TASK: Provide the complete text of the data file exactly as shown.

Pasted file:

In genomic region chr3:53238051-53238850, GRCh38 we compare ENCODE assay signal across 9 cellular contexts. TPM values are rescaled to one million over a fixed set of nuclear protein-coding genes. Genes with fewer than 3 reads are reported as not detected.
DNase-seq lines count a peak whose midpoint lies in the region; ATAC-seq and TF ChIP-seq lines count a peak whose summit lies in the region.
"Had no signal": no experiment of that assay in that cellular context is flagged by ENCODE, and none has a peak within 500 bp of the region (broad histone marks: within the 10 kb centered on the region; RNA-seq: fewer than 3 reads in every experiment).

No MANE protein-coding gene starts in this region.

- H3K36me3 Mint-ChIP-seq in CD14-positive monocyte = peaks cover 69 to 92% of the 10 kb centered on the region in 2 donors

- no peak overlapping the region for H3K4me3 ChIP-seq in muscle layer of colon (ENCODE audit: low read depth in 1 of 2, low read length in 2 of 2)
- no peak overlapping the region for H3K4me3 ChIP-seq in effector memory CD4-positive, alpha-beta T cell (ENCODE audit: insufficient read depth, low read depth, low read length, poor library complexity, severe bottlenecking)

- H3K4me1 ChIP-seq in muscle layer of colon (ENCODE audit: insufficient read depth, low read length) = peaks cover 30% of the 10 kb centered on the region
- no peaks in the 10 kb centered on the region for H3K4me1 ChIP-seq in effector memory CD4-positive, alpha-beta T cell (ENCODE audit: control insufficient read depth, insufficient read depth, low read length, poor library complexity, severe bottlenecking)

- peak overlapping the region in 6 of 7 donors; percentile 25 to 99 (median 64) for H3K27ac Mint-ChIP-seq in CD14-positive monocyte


In genomic region chr3:53238051-53238850, GRCh38 we compare ENCODE assay signal across 9 cellular contexts. TPM values are rescaled to one million over a fixed set of nuclear protein-coding genes. Genes with fewer than 3 reads are reported as not detected.
DNase-seq lines count a peak whose midpoint lies in the region; ATAC-seq and TF ChIP-seq lines count a peak whose summit lies in the region.
"Had no signal": no experiment of that assay in that cellular context is flagged by ENCODE, and none has a peak within 500 bp of the region (broad histone marks: within the 10 kb centered on the region; RNA-seq: fewer than 3 reads in every experiment).

No MANE protein-coding gene starts in this region.

- H3K36me3 Mint-ChIP-seq in CD14-positive monocyte = peaks cover 69 to 92% of the 10 kb centered on the region in 2 donors

- no peak overlapping the region for H3K4me3 ChIP-seq in muscle layer of colon (ENCODE audit: low read depth in 1 of 2, low read length in 2 of 2)
- no peak overlapping the region for H3K4me3 ChIP-seq in effector memory CD4-positive, alpha-beta T cell (ENCODE audit: insufficient read depth, low read depth, low read length, poor library complexity, severe bottlenecking)

- H3K4me1 ChIP-seq in muscle layer of colon (ENCODE audit: insufficient read depth, low read length) = peaks cover 30% of the 10 kb centered on the region
- no peaks in the 10 kb centered on the region for H3K4me1 ChIP-seq in effector memory CD4-positive, alpha-beta T cell (ENCODE audit: control insufficient read depth, insufficient read depth, low read length, poor library complexity, severe bottlenecking)

- peak overlapping the region in 6 of 7 donors; percentile 25 to 99 (median 64) for H3K27ac Mint-ChIP-seq in CD14-positive monocyte